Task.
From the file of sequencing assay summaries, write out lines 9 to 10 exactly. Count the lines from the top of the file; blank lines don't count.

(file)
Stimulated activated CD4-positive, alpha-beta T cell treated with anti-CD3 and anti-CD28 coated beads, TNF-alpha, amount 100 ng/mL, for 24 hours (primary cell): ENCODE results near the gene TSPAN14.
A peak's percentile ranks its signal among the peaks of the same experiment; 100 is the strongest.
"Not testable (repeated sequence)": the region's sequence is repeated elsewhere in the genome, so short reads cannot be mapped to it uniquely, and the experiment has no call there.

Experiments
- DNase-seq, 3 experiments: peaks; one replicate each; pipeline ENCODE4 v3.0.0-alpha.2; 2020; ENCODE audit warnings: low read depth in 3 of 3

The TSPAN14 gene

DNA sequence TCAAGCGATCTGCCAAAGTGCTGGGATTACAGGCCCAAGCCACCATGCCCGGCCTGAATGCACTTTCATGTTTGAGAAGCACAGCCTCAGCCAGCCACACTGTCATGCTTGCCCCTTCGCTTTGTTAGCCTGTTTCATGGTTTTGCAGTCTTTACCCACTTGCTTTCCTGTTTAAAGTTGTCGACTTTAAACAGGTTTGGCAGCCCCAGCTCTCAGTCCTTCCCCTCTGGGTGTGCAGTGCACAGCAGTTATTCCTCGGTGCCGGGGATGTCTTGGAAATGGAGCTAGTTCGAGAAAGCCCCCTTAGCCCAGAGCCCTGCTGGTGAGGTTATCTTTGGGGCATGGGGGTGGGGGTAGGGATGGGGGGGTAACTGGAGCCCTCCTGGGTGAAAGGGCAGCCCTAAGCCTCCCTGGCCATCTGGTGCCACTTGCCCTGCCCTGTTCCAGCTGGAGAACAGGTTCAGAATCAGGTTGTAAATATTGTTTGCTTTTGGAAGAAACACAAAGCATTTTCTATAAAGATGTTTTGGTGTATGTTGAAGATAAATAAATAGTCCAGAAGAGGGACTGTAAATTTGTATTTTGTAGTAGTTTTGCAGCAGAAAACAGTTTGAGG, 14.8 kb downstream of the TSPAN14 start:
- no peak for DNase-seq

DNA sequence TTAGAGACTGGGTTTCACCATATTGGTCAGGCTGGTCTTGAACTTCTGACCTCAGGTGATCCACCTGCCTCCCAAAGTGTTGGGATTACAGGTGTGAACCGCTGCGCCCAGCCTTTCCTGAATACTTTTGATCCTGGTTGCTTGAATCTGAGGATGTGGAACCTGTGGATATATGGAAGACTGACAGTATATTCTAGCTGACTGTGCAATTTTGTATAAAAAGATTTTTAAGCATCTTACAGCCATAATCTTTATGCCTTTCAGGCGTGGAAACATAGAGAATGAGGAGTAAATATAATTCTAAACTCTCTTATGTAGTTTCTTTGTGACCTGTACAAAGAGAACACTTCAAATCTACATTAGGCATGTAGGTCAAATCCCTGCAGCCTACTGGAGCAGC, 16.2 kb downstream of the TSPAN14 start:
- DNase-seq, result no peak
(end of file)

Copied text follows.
DNA sequence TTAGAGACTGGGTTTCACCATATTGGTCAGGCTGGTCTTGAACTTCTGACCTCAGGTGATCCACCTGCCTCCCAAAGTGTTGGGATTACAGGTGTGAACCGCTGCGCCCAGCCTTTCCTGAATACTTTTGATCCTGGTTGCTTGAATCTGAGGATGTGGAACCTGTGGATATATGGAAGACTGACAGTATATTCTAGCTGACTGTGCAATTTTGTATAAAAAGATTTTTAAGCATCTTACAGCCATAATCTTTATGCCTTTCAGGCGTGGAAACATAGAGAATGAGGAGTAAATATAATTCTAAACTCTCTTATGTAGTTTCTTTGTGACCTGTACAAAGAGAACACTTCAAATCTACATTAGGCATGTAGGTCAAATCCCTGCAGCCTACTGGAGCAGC, 16.2 kb downstream of the TSPAN14 start:
- DNase-seq, result no peak